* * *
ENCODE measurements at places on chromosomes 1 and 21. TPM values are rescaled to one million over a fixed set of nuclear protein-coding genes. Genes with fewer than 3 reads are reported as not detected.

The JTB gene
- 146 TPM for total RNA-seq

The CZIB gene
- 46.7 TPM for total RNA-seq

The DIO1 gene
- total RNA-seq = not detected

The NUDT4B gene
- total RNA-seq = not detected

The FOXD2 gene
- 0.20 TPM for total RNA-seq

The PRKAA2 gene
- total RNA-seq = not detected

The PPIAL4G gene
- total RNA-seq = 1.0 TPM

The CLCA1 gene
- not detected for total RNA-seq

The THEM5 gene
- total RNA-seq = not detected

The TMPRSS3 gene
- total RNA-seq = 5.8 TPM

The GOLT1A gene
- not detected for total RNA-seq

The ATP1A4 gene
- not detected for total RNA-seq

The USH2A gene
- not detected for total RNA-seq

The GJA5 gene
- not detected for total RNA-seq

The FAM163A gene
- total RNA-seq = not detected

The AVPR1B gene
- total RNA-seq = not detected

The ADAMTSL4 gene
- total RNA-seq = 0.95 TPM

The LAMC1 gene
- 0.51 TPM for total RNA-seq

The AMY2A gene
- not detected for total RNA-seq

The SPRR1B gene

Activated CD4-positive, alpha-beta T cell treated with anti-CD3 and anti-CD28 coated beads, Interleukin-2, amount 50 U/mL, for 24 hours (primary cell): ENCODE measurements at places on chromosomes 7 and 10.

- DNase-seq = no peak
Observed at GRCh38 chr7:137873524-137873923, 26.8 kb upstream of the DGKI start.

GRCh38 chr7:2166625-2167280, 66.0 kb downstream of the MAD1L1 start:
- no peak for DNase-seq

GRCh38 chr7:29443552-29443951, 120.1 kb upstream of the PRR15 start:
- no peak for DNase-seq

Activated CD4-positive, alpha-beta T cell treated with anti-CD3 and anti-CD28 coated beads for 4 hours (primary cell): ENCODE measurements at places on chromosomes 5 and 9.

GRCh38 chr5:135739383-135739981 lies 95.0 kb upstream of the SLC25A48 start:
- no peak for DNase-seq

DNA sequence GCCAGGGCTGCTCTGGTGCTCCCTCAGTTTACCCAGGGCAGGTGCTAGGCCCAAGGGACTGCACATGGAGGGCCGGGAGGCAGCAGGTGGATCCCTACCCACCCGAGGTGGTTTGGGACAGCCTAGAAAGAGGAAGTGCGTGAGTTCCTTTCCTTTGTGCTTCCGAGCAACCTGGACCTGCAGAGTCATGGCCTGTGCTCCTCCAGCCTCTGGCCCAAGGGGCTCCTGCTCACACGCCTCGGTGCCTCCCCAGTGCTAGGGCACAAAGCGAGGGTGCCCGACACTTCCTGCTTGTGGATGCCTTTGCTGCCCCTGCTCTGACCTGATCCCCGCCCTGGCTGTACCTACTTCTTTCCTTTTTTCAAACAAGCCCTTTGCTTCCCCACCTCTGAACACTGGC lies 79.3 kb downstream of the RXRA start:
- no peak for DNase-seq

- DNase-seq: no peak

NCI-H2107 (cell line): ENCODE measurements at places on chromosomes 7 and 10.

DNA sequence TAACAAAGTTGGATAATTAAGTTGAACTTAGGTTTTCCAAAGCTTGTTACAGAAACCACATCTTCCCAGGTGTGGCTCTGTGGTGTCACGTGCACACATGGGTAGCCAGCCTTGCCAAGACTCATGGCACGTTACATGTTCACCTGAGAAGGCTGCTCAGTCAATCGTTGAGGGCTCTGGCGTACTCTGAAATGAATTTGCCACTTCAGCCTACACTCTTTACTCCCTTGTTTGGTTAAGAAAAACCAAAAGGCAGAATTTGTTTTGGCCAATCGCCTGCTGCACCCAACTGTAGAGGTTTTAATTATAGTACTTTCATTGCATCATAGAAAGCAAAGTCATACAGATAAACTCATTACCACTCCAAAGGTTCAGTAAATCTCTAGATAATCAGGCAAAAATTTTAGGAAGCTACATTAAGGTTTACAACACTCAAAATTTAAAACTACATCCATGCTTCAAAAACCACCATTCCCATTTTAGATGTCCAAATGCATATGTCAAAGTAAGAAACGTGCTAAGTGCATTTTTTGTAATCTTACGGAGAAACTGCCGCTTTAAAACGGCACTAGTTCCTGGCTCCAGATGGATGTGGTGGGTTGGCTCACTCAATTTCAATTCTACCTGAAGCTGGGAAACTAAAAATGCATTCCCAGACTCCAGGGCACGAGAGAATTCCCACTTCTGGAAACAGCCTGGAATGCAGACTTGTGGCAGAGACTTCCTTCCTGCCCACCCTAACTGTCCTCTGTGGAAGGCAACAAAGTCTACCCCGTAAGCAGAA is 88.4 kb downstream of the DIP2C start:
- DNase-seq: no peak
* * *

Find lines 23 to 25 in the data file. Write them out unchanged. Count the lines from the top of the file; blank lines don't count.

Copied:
- not detected for total RNA-seq

The ATP1A4 gene
- not detected for total RNA-seq